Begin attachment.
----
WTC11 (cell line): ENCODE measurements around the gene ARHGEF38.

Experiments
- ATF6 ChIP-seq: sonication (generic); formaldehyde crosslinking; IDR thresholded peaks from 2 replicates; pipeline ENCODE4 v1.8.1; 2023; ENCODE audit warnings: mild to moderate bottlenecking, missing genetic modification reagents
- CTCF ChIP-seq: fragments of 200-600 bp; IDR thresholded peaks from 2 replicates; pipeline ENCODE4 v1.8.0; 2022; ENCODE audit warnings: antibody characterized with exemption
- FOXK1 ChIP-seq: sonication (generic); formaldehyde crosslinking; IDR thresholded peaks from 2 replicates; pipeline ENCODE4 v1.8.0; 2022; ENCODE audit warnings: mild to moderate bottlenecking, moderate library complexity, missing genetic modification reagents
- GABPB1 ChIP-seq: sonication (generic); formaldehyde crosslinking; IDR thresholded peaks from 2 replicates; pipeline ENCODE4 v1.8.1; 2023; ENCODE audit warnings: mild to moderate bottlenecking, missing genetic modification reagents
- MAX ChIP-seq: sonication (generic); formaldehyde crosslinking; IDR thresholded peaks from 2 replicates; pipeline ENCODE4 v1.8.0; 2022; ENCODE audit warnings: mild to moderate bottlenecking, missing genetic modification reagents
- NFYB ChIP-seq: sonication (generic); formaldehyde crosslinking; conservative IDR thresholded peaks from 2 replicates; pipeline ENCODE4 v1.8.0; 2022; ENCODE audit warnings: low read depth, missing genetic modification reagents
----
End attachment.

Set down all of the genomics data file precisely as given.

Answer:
WTC11 (cell line): ENCODE measurements around the gene ARHGEF38.

Experiments
- ATF6 ChIP-seq: sonication (generic); formaldehyde crosslinking; IDR thresholded peaks from 2 replicates; pipeline ENCODE4 v1.8.1; 2023; ENCODE audit warnings: mild to moderate bottlenecking, missing genetic modification reagents
- CTCF ChIP-seq: fragments of 200-600 bp; IDR thresholded peaks from 2 replicates; pipeline ENCODE4 v1.8.0; 2022; ENCODE audit warnings: antibody characterized with exemption
- FOXK1 ChIP-seq: sonication (generic); formaldehyde crosslinking; IDR thresholded peaks from 2 replicates; pipeline ENCODE4 v1.8.0; 2022; ENCODE audit warnings: mild to moderate bottlenecking, moderate library complexity, missing genetic modification reagents
- GABPB1 ChIP-seq: sonication (generic); formaldehyde crosslinking; IDR thresholded peaks from 2 replicates; pipeline ENCODE4 v1.8.1; 2023; ENCODE audit warnings: mild to moderate bottlenecking, missing genetic modification reagents
- MAX ChIP-seq: sonication (generic); formaldehyde crosslinking; IDR thresholded peaks from 2 replicates; pipeline ENCODE4 v1.8.0; 2022; ENCODE audit warnings: mild to moderate bottlenecking, missing genetic modification reagents
- NFYB ChIP-seq: sonication (generic); formaldehyde crosslinking; conservative IDR thresholded peaks from 2 replicates; pipeline ENCODE4 v1.8.0; 2022; ENCODE audit warnings: low read depth, missing genetic modification reagents